The "Yuppie Chow" Market

Austin's Grocery Stores Duke It Out

A mere five years ago, the only reliable sources for what one food writer calls "Yuppie Chow" were a few Whole Foods Markets and Wheatsville Co-op. The larger, corporate chains were satisfied to offer your basic head of iceberg and plenty of white bread. Now, everybody in Austin wants in on the natural/gourmet food market - including HEB, with its fledgling gourmand paradiso, Central Market, and Albertson's, with the addition of specialty foods (sans 100% organic purity) at its upcoming store in Westlake Hills.

Ironically, it's the corporate giants who are driving the food aesthetics trend, forcing Whole Foods and the smaller, corner-store markets, like Wheatsville and Fresh Plus, to rethink their marketing strategies to compete. The tension has been palatable; with the opening of Central Market, Whole Foods was said to be sunk. Up until the grand opening of their mother of a store on the corner of Sixth Street and Lamar, there were whispers of falling stock prices and a troubled management. Instead, as it turns out, Whole Foods knew what they were tapping into: masses of upscale Austin shoppers looking for beautiful food, New Age sensitivity, and juice bars.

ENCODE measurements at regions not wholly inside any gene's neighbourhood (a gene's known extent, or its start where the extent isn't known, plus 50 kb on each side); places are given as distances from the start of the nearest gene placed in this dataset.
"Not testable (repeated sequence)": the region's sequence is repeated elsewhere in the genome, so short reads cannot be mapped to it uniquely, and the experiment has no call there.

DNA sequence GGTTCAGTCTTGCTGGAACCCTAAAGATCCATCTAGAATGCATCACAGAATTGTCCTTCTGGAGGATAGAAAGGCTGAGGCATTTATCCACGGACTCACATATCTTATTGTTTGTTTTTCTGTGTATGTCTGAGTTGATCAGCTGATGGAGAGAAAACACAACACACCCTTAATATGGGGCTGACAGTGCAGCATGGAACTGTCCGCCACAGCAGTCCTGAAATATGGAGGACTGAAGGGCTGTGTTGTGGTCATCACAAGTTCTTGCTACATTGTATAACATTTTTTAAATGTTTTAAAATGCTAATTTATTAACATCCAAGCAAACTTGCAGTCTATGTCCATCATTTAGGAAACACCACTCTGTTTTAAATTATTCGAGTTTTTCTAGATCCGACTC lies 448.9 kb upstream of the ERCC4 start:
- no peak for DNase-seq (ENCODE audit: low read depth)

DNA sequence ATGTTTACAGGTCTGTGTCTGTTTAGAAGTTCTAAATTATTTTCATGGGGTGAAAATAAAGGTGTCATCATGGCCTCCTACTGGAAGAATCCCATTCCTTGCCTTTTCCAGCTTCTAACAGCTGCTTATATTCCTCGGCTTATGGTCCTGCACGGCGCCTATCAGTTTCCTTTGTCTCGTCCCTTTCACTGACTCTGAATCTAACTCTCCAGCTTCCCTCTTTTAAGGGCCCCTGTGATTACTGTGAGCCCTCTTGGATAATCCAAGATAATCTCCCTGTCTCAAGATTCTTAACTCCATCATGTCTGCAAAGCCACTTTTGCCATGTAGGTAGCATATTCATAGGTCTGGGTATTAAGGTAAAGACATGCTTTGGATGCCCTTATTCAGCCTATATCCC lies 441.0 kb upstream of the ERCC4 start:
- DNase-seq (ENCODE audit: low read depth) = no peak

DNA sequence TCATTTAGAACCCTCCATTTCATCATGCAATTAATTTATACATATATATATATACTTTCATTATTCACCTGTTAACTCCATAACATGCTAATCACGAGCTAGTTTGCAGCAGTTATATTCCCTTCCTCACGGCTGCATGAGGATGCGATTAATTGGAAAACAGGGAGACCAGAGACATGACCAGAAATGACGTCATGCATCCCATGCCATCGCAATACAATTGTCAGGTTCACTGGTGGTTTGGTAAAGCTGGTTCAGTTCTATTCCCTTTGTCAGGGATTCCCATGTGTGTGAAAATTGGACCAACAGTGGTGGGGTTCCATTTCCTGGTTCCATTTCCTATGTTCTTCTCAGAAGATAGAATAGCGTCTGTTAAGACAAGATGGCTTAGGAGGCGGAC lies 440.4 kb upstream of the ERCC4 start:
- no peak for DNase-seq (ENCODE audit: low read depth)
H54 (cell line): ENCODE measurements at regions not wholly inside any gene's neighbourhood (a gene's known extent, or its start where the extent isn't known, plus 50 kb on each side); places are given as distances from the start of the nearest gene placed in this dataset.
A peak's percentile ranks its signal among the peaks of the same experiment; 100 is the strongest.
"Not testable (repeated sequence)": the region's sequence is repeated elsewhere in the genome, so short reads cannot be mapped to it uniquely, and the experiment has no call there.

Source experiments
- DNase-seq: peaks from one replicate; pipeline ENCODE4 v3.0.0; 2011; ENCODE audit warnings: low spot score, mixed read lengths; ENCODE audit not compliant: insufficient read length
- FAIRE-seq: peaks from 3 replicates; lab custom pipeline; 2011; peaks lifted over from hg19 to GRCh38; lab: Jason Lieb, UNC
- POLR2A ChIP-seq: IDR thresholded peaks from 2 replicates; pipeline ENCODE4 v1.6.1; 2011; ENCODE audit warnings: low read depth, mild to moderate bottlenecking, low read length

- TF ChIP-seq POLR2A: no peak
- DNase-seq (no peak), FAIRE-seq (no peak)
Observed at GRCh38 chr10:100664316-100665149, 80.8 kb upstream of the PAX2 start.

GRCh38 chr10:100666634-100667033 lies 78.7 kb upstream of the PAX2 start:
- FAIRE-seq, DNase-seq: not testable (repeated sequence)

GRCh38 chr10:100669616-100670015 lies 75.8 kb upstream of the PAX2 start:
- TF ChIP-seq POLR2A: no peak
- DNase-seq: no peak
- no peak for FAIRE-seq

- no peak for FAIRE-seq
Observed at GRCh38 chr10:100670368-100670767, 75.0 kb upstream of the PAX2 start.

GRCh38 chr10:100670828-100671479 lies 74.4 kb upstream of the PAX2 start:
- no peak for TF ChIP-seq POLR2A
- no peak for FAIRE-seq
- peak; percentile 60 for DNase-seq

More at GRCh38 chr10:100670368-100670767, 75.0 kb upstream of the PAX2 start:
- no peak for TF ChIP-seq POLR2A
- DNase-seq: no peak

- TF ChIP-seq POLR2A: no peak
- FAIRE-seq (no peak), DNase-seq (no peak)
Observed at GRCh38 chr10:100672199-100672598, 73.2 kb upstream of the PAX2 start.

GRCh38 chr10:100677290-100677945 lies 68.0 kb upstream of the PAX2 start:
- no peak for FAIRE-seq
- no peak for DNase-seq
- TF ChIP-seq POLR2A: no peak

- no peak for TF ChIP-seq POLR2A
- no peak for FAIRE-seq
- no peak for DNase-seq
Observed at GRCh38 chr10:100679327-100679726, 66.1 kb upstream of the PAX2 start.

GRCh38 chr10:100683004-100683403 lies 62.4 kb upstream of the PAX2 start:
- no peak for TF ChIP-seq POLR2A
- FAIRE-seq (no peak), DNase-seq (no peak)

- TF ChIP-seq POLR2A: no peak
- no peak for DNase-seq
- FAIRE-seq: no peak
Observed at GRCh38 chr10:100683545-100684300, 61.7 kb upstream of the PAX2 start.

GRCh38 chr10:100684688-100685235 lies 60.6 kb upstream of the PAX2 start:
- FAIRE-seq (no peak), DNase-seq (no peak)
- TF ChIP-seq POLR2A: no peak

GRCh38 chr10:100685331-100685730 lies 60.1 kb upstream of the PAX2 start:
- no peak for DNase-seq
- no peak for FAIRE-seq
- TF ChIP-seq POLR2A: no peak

The message hasn't been missed by other grocery outlets: Sun Harvest Farms rejuvenated itself with a move to the former Whole Foods store in South Austin's Brodie Oaks and expanded its Anderson Lane store. Fiesta Market, a conventional supermarket with heavy emphasis on fresh foods, is keeping the status quo with its ethnic and blue-collar market niche. Sadly, one area of town is not benefitting from the excitement of competition: East Austin still lacks an organic grocery store, and in fact has seen only minor improvements to the HEB on East Seventh (see box, p.16).

Natural Goes National

In the late 1960s, biting into an organically grown peach was akin to making a bold statement against the establishment. Now natural foods are planted firmly into mainstream society as an $8 billion industry, with Austin-based Whole Foods leading the pack nationally as the largest natural foods supermarket chain, with 35 stores in eight states, and two more scheduled for New York and San Francisco.

"Austin is a microcosm of what's happening in the industry," says Emily Esterson, an editor with Natural Foods Merchandiser, a trade publication based in Boulder, Colorado. "You have mainstream giants coming into the market to compete with natural food stores."